Why should you consider the pelvic floor in women with lumbopelvic and hip pain?
Dune et al (2022) published yet another paper that demonstrates the link between lumbopelvic-hip pain and pelvic floor muscle tenderness. In their retrospective study of 177 women, there was a 7:1 Odds Ratio of women with lumbopelvic and hip pain having vaginal pelvic floor myofascial pain. In 85% of the women the tenderness was bilateral.
"This finding suggests that a vaginal pelvic floor muscle exam should be part of the assessment of all women with lumbar, hip and or PGP."
Do you screen all of your women with lumbopelvic pain for vaginal myofascial sensitivity? What if it is NOT in your current scope of practice?
Vandyken et al (2020) demonstrated that the CSI can be used as a surrogate measure of tenderness on palpation of the pelvic floor muscles. The presence of OAB is also highly linked to overactivity of the pelvic floor muscles (Keizer et al 2019).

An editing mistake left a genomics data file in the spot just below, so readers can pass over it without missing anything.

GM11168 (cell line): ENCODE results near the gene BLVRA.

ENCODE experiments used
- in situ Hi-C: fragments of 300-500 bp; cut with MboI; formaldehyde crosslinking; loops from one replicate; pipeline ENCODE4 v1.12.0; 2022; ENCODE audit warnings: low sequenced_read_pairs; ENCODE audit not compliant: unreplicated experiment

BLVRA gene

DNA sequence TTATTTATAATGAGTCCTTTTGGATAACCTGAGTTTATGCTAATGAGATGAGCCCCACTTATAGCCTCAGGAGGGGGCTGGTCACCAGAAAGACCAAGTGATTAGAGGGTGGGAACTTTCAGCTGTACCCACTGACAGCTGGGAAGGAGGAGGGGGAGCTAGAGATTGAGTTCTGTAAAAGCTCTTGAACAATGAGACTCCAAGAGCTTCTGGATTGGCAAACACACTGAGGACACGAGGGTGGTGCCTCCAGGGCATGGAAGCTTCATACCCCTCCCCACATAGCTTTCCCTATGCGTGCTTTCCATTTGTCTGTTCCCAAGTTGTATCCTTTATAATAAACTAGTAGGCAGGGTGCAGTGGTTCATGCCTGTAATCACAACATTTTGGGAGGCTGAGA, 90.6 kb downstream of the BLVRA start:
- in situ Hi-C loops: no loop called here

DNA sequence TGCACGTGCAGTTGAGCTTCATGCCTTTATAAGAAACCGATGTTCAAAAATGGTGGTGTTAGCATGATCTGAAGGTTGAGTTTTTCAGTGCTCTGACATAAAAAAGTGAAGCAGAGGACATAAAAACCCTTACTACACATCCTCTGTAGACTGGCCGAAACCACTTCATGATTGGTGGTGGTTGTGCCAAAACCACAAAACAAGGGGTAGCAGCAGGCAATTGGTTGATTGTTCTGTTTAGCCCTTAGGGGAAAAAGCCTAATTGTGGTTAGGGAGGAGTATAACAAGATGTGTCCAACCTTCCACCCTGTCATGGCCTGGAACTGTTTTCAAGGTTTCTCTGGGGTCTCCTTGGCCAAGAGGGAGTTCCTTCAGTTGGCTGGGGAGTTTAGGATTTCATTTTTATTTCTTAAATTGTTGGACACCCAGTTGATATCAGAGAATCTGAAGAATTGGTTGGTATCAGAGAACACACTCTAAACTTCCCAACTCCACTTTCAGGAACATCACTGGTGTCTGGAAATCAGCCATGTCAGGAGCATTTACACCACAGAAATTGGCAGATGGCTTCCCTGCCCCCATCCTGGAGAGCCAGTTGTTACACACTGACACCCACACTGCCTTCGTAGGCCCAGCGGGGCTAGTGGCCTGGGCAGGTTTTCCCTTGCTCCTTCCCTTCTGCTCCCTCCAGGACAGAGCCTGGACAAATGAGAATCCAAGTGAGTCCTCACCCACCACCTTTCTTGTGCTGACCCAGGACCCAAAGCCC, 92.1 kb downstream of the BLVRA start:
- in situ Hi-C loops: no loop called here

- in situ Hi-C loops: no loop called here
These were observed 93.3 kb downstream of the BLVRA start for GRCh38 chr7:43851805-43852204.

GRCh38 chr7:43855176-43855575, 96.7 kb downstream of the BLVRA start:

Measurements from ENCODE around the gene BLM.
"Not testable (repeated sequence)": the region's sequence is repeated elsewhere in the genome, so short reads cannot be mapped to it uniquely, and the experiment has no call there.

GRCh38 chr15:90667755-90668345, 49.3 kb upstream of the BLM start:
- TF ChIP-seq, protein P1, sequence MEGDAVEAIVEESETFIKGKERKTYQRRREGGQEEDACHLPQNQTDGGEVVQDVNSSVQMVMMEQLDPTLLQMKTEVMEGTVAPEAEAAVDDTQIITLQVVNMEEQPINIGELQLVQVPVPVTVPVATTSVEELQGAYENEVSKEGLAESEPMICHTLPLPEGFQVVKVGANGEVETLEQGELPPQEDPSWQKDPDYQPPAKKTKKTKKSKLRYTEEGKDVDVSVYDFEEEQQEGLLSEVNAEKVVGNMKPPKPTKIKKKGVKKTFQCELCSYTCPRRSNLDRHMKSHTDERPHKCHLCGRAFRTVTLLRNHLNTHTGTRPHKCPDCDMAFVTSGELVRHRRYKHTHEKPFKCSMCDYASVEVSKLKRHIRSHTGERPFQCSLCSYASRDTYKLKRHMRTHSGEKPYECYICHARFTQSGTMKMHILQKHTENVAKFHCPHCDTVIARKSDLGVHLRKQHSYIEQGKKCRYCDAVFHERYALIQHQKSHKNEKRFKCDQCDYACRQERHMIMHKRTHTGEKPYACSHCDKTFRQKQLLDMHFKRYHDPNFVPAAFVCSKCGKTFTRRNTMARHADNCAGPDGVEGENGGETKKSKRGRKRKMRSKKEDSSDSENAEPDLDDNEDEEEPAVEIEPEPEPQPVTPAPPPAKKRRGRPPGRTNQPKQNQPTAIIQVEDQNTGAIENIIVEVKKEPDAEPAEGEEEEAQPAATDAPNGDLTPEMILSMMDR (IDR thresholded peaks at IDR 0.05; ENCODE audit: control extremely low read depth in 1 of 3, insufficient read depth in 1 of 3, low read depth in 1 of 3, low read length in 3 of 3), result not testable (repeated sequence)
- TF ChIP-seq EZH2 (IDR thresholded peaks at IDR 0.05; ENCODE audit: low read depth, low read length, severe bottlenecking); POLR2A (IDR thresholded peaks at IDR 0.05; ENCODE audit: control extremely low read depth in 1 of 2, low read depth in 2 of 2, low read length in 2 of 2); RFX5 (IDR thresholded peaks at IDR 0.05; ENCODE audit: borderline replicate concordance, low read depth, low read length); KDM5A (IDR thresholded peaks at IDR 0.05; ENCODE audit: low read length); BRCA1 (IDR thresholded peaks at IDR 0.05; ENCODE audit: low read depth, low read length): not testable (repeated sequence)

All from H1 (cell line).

Are you using the CSI for all of your lumbopelvic-hip pain patients? Are you asking them about bladder frequency and urgency?
We need to consider the preponderance of research that supports overactivity in the core muscles (pelvic floor/TA/MF) vs. weakness in lumbopelvic-hip pain.
Is it time to challenge your current strategies for core strengthening and trade them in for strategies that reassure your patient that their back is “fit for purpose”?
Pelvic floor muscle tension and global guarding strategies are more prevalent in CLBP than weakness.
Interested in learning more? Join Carolyn Vandyken for a live, in-person PABC course in Vancouver on February 11-12, 2023 for a Fresh, Biopsychosocial Approach to Core Training.
Physio Finds is a monthly News Update in collaboration with PABC’s Knowledge Services Manager Terri McKellar.